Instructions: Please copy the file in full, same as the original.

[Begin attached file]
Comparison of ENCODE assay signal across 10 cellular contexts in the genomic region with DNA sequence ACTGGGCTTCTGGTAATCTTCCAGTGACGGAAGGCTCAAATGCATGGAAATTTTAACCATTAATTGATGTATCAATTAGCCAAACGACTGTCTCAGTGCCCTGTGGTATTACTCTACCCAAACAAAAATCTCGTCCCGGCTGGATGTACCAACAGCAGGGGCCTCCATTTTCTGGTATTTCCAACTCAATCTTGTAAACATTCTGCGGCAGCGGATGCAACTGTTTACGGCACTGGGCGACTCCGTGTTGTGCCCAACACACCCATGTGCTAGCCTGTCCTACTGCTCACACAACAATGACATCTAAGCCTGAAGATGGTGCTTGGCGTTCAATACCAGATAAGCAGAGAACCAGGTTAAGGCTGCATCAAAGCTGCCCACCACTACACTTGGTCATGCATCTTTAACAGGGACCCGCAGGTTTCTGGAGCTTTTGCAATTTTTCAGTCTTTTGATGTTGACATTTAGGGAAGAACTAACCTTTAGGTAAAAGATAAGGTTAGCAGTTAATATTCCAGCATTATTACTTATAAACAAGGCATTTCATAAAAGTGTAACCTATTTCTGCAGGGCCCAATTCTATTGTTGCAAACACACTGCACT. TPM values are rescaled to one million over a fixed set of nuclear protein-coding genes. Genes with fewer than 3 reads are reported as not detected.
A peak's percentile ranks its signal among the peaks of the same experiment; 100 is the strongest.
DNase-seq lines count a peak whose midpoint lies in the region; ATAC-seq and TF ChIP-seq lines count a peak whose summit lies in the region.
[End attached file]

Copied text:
Comparison of ENCODE assay signal across 10 cellular contexts in the genomic region with DNA sequence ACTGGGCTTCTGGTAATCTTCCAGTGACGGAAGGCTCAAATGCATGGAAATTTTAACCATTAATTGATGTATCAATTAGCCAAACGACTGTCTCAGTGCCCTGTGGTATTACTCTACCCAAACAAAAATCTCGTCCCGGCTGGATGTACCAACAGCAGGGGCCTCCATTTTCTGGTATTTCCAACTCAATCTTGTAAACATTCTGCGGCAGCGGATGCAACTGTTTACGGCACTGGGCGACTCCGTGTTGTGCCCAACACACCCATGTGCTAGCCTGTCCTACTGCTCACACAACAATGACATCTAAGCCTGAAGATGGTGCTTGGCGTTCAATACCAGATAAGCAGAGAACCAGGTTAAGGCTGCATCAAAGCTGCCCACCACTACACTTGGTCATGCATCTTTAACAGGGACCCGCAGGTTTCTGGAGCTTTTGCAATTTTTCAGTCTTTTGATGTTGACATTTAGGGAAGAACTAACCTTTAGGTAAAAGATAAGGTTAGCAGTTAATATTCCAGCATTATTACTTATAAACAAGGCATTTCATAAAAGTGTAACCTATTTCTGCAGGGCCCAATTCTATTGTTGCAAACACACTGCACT. TPM values are rescaled to one million over a fixed set of nuclear protein-coding genes. Genes with fewer than 3 reads are reported as not detected.
A peak's percentile ranks its signal among the peaks of the same experiment; 100 is the strongest.
DNase-seq lines count a peak whose midpoint lies in the region; ATAC-seq and TF ChIP-seq lines count a peak whose summit lies in the region.